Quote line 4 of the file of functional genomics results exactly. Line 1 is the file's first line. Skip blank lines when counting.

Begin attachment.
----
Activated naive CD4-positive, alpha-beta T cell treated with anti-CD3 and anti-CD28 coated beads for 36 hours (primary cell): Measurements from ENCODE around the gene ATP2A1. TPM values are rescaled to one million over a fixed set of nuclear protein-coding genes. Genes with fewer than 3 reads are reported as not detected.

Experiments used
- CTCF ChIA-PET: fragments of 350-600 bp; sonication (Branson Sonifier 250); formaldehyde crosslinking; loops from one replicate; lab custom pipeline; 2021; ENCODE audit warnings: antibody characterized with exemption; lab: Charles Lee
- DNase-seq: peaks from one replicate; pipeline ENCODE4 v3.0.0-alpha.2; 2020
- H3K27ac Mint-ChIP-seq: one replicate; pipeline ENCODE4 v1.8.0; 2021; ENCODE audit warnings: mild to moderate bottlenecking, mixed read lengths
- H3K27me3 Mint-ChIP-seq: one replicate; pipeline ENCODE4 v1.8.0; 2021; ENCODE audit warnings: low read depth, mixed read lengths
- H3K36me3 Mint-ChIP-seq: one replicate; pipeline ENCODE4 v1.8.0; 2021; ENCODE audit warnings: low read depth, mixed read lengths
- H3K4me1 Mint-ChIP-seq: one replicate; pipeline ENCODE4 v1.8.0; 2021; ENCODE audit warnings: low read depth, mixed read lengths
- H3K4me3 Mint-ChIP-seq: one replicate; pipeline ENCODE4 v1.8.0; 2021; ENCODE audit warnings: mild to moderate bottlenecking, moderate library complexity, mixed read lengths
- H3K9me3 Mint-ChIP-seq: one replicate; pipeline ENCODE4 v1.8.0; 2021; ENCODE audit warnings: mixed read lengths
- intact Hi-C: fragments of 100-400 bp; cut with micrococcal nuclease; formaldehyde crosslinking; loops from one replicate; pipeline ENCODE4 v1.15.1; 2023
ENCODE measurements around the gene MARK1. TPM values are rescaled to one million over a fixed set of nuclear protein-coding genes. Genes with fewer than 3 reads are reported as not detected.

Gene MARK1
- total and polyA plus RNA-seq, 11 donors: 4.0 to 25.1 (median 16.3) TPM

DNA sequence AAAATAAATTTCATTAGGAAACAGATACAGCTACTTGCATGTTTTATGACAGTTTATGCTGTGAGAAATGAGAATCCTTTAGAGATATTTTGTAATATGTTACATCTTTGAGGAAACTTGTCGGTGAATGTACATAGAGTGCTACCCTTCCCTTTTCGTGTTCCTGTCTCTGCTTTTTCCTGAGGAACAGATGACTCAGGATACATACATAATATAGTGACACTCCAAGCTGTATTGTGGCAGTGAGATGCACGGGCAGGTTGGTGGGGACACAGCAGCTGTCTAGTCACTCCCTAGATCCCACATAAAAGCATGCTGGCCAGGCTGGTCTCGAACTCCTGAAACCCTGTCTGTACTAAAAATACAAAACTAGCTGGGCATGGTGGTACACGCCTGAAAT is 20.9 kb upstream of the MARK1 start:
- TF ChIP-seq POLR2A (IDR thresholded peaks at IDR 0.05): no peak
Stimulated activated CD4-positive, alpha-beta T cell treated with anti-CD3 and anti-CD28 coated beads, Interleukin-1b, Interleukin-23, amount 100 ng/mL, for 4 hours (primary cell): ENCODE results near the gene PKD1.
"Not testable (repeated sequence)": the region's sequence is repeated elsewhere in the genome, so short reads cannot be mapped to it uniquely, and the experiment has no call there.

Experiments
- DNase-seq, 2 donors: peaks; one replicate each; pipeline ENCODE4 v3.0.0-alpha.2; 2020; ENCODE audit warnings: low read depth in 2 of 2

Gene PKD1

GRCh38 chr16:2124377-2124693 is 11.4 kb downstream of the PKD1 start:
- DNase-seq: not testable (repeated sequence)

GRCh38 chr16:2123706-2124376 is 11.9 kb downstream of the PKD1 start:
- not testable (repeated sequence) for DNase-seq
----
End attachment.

- DNase-seq: peaks from one replicate; pipeline ENCODE4 v3.0.0-alpha.2; 2020